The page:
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Chapter 12. Graphics
Java 1.0 and 1.1 provided rudimentary graphics capabilities through the java.awt.Graphics class and associated classes, such as java.awt.Color and java.awt.Font. In Java 1.2 and later, the Java 2D API provides state-of-the-art, two-dimensional graphics facilities using the java.awt.Graphics2D class (a subclass of Graphics) and associated classes, such as java.awt.BasicStroke, java.awt.GradientPaint, java.awt.TexturePaint, java.awt.AffineTransform, and java.awt.AlphaComposite.
This chapter demonstrates using all these classes; it shows how you can draw graphics with and without the Java 2D API. The key class for all graphics operations is Graphics (or in the Java 2D API, its subclass, Graphics2D). The purpose of this class is threefold:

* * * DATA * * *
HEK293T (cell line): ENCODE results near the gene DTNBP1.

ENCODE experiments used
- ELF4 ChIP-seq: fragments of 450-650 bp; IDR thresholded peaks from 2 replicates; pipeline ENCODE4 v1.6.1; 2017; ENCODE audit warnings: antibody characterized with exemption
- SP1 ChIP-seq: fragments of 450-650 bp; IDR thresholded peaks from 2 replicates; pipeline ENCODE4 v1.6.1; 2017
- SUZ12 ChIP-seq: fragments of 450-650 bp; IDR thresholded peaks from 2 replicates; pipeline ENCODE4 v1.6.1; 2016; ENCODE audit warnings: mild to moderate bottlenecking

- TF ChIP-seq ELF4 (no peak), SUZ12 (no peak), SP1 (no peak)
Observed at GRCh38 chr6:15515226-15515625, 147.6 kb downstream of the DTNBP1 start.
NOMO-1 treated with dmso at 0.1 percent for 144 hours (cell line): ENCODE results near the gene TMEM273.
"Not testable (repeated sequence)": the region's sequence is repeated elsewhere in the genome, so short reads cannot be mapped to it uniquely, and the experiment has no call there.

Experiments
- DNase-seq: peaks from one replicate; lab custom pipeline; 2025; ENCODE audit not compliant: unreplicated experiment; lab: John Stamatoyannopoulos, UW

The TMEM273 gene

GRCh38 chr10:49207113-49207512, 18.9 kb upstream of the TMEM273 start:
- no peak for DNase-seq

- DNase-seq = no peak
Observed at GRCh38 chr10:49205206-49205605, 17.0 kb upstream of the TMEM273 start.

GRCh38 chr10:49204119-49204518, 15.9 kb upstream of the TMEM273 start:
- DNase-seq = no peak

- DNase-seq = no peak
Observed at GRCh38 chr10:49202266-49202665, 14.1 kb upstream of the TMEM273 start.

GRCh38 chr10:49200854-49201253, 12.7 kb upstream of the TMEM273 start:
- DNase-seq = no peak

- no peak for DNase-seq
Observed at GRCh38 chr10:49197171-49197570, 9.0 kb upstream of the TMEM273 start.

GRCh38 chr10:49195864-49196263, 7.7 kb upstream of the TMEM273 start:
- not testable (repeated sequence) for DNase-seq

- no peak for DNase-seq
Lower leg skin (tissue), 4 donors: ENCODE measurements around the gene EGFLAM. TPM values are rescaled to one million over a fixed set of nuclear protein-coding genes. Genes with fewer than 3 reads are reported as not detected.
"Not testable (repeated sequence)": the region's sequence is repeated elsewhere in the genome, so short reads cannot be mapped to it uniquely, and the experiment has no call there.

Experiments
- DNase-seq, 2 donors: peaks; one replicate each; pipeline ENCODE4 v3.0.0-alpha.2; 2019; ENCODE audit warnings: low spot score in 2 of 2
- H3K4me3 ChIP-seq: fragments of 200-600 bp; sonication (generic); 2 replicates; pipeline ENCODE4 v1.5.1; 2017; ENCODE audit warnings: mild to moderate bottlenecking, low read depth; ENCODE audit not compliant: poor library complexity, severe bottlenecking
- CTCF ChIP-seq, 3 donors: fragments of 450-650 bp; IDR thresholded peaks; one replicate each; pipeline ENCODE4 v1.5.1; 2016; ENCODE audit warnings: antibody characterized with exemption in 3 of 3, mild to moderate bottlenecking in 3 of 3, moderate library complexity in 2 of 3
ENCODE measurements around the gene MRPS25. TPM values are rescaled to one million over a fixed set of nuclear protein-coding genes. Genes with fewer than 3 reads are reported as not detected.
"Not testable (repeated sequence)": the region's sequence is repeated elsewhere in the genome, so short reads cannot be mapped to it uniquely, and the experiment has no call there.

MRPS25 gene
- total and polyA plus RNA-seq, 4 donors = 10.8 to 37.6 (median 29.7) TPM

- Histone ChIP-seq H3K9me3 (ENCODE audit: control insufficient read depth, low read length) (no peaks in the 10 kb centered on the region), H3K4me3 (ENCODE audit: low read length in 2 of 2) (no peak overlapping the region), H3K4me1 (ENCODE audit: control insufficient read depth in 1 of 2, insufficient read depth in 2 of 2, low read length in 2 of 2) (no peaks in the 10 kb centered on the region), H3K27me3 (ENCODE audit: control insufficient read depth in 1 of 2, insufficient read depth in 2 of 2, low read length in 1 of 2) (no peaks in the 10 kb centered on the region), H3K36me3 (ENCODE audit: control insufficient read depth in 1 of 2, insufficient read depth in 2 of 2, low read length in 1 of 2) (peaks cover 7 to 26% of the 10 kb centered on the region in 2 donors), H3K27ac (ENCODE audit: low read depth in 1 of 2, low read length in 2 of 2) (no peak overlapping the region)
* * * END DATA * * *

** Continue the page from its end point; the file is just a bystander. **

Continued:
The graphics capabilities of Java are intimately wed with the AWT. As such, the Graphics and Graphics2D classes are part of the java.awt package, as are all the associated classes that define graphical attributes. As we discussed in Chapter 11, the central class of the AWT is java.awt.Component. Component is the basic building block of all graphical user interfaces in Java. A Graphics object represents a drawing surface, but Java doesn't allow you to draw directly to the computer screen. Instead, it restricts you to drawing within the confines of a Component, using a Graphics object that represents the drawing surface of that component. Thus, to do graphics in Java, you must have a Component (or a java.applet.Applet, a Component subclass) to draw into. Drawing is usually done by subclassing a specific component and defining a paint( ) method (or a paintComponent( ) method, for Swing components). The examples in this chapter have been structured to focus on the mechanics of drawing, rather than the mechanics of GUI creation, but you will still see some code that handles GUI-related tasks.
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